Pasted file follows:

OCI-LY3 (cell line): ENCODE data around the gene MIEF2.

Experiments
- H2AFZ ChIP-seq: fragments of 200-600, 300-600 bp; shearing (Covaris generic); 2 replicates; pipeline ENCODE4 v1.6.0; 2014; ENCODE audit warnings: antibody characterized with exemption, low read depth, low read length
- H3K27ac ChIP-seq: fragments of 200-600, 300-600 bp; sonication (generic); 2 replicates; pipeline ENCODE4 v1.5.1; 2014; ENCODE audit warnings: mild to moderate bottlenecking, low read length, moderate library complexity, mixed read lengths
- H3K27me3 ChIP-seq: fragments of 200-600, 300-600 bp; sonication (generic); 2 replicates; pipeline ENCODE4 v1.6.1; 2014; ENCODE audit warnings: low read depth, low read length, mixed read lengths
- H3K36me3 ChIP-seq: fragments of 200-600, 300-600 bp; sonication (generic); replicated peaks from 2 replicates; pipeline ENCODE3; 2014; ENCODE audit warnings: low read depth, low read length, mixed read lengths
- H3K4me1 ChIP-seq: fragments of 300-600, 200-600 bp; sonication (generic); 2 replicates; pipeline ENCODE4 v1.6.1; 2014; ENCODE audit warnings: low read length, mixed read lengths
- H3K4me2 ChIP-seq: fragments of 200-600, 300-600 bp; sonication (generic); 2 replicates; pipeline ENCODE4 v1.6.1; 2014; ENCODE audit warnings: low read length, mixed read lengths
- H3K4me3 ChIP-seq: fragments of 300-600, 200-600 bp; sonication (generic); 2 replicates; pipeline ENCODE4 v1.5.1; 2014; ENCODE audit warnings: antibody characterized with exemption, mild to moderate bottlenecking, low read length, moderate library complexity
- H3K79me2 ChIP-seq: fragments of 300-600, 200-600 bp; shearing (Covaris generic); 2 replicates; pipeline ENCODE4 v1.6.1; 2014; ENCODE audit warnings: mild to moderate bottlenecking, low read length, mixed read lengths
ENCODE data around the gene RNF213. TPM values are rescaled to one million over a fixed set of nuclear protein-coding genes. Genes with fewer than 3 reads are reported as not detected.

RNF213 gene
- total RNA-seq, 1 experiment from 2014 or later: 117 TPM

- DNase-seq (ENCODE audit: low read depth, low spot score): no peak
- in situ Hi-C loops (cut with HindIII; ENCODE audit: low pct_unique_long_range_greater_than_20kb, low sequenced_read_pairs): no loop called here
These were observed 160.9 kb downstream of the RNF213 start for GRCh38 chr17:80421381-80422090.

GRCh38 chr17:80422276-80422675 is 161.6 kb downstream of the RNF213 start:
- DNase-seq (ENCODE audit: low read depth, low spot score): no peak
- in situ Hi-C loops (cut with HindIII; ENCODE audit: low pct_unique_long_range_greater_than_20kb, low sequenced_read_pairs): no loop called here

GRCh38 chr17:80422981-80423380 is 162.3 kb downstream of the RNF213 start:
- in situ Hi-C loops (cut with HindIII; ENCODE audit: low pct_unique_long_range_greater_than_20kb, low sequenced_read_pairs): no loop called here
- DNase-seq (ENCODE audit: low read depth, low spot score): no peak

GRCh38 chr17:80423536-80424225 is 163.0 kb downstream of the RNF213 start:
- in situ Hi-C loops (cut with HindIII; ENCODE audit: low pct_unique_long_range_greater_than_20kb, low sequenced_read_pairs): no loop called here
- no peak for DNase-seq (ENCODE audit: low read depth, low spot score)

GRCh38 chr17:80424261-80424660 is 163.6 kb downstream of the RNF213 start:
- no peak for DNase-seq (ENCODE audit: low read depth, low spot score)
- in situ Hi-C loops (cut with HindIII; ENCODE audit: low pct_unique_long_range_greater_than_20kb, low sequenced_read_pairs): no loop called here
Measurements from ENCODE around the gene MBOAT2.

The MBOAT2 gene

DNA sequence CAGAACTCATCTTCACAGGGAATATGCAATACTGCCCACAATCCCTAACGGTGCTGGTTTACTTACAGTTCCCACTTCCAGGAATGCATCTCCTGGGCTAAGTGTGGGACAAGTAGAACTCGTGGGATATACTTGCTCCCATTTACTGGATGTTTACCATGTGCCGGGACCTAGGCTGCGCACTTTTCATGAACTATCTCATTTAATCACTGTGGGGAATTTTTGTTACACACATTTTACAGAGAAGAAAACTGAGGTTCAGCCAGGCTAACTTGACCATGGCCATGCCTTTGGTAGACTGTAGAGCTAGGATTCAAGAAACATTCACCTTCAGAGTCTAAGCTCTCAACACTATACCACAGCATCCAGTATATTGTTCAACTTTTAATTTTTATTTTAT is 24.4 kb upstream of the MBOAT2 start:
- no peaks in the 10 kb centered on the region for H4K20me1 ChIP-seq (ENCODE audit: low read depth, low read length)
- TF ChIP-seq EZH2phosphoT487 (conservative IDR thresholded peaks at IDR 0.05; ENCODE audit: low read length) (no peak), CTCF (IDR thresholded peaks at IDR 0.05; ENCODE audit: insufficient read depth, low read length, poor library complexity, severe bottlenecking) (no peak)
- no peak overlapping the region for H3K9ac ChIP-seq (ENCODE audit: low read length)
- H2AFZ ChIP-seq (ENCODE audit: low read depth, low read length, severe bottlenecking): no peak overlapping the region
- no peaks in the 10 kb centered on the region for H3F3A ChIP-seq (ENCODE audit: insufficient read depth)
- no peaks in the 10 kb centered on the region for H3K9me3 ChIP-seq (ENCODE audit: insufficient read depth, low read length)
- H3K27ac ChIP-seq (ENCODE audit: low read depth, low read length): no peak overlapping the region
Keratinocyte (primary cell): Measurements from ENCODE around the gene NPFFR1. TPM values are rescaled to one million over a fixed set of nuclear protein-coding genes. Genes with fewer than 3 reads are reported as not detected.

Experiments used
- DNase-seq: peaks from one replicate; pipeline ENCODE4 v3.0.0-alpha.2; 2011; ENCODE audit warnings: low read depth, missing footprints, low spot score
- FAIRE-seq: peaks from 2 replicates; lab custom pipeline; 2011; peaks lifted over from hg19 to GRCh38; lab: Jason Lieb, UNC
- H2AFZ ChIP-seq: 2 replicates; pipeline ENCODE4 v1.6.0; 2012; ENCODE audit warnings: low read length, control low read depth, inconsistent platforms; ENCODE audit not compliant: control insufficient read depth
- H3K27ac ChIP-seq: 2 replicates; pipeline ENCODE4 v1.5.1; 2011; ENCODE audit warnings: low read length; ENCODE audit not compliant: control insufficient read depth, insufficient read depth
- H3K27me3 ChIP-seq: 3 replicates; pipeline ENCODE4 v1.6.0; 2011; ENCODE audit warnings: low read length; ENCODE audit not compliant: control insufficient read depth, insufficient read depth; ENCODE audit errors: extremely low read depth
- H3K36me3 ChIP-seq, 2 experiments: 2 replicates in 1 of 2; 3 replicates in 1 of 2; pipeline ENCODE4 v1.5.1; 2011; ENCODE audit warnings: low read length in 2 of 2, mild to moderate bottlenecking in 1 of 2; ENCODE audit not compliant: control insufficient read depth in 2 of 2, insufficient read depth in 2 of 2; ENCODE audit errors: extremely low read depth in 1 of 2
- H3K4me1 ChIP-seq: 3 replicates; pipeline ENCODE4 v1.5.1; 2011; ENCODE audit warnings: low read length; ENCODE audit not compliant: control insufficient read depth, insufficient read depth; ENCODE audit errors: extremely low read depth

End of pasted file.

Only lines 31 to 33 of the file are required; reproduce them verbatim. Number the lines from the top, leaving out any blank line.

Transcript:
DNA sequence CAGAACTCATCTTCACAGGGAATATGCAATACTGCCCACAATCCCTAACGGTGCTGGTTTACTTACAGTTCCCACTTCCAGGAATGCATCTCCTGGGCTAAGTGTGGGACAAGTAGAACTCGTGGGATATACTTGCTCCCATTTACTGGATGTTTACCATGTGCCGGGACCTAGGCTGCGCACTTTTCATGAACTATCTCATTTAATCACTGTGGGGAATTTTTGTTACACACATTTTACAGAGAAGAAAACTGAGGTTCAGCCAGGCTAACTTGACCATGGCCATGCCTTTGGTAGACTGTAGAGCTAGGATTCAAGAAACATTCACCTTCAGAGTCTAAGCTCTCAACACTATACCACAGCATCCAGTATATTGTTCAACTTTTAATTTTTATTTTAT is 24.4 kb upstream of the MBOAT2 start:
- no peaks in the 10 kb centered on the region for H4K20me1 ChIP-seq (ENCODE audit: low read depth, low read length)
- TF ChIP-seq EZH2phosphoT487 (conservative IDR thresholded peaks at IDR 0.05; ENCODE audit: low read length) (no peak), CTCF (IDR thresholded peaks at IDR 0.05; ENCODE audit: insufficient read depth, low read length, poor library complexity, severe bottlenecking) (no peak)